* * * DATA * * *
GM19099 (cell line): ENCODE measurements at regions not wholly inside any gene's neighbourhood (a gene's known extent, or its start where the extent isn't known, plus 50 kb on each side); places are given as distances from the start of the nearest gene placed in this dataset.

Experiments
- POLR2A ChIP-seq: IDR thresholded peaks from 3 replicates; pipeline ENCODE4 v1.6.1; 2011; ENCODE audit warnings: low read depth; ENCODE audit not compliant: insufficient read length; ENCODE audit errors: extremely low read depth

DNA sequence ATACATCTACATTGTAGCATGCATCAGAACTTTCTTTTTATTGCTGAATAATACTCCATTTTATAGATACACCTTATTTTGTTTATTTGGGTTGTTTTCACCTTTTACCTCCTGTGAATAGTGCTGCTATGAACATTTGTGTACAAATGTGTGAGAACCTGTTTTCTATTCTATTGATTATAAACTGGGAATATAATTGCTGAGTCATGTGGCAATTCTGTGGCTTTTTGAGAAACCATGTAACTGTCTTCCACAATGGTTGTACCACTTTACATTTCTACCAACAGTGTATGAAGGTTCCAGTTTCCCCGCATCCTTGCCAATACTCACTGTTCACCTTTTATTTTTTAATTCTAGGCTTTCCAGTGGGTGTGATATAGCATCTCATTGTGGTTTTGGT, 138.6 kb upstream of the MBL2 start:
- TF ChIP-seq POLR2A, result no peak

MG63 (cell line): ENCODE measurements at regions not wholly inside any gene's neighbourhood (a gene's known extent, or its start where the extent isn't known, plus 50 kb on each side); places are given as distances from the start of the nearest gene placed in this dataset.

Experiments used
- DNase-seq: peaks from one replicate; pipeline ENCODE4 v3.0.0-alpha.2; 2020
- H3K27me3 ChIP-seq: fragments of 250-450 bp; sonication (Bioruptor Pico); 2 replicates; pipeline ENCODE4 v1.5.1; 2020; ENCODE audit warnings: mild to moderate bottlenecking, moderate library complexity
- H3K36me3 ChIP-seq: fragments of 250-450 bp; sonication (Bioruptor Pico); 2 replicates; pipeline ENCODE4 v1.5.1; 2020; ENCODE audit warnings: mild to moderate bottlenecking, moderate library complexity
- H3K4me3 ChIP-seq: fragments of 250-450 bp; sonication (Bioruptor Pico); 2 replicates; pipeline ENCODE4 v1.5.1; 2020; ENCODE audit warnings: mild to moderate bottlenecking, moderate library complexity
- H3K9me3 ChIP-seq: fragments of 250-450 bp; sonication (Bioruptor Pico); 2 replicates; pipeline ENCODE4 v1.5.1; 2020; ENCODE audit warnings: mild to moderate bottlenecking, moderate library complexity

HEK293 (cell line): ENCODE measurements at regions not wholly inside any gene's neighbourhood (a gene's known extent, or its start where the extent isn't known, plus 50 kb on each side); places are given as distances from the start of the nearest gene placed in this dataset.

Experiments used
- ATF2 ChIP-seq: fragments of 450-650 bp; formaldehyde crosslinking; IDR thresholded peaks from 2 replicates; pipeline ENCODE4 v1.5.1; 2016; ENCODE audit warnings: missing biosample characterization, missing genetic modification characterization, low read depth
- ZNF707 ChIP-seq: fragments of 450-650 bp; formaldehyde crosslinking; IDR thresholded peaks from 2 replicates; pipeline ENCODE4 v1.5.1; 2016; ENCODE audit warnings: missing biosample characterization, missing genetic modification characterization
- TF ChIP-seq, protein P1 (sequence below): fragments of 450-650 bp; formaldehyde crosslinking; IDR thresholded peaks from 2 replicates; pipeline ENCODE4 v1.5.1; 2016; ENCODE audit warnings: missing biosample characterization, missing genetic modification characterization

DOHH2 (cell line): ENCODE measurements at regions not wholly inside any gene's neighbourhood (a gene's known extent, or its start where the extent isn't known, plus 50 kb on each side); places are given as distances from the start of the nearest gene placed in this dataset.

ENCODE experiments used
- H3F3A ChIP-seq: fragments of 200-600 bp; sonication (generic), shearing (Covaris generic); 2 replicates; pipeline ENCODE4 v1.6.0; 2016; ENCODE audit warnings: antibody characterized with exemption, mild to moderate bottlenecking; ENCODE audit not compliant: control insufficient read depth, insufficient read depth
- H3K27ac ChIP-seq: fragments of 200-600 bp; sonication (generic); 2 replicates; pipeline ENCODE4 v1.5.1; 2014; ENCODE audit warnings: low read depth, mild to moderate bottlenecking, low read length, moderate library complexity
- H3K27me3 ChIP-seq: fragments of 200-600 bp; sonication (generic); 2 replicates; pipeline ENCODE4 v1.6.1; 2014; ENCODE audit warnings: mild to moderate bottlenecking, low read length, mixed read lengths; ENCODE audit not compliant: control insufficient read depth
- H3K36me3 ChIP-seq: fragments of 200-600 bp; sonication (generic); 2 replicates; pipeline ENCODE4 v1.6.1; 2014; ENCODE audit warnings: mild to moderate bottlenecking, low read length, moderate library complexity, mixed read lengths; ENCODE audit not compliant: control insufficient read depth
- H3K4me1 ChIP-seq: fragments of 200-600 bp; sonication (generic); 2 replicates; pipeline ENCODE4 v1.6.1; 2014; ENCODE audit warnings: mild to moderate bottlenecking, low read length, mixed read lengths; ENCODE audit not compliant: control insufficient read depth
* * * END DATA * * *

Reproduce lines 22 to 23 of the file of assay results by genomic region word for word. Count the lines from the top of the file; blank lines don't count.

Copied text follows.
- H3K27me3 ChIP-seq: fragments of 200-600 bp; sonication (generic); 2 replicates; pipeline ENCODE4 v1.6.1; 2014; ENCODE audit warnings: mild to moderate bottlenecking, low read length, mixed read lengths; ENCODE audit not compliant: control insufficient read depth
- H3K36me3 ChIP-seq: fragments of 200-600 bp; sonication (generic); 2 replicates; pipeline ENCODE4 v1.6.1; 2014; ENCODE audit warnings: mild to moderate bottlenecking, low read length, moderate library complexity, mixed read lengths; ENCODE audit not compliant: control insufficient read depth